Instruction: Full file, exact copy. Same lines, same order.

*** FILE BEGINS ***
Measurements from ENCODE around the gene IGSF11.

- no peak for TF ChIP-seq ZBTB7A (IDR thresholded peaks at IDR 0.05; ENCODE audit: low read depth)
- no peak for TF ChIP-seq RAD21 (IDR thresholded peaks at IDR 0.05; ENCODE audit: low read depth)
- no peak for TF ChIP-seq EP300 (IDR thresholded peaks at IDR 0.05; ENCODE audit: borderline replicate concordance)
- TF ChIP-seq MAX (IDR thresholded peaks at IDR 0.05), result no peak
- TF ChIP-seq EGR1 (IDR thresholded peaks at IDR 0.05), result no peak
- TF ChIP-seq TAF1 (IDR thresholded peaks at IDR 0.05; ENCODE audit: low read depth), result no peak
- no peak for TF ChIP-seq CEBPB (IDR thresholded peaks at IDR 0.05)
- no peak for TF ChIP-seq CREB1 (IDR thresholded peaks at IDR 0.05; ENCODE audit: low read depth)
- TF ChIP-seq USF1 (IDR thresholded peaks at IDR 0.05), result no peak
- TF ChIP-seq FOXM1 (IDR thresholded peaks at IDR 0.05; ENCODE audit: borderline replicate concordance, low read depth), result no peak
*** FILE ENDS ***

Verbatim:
Measurements from ENCODE around the gene IGSF11.

- no peak for TF ChIP-seq ZBTB7A (IDR thresholded peaks at IDR 0.05; ENCODE audit: low read depth)
- no peak for TF ChIP-seq RAD21 (IDR thresholded peaks at IDR 0.05; ENCODE audit: low read depth)
- no peak for TF ChIP-seq EP300 (IDR thresholded peaks at IDR 0.05; ENCODE audit: borderline replicate concordance)
- TF ChIP-seq MAX (IDR thresholded peaks at IDR 0.05), result no peak
- TF ChIP-seq EGR1 (IDR thresholded peaks at IDR 0.05), result no peak
- TF ChIP-seq TAF1 (IDR thresholded peaks at IDR 0.05; ENCODE audit: low read depth), result no peak
- no peak for TF ChIP-seq CEBPB (IDR thresholded peaks at IDR 0.05)
- no peak for TF ChIP-seq CREB1 (IDR thresholded peaks at IDR 0.05; ENCODE audit: low read depth)
- TF ChIP-seq USF1 (IDR thresholded peaks at IDR 0.05), result no peak
- TF ChIP-seq FOXM1 (IDR thresholded peaks at IDR 0.05; ENCODE audit: borderline replicate concordance, low read depth), result no peak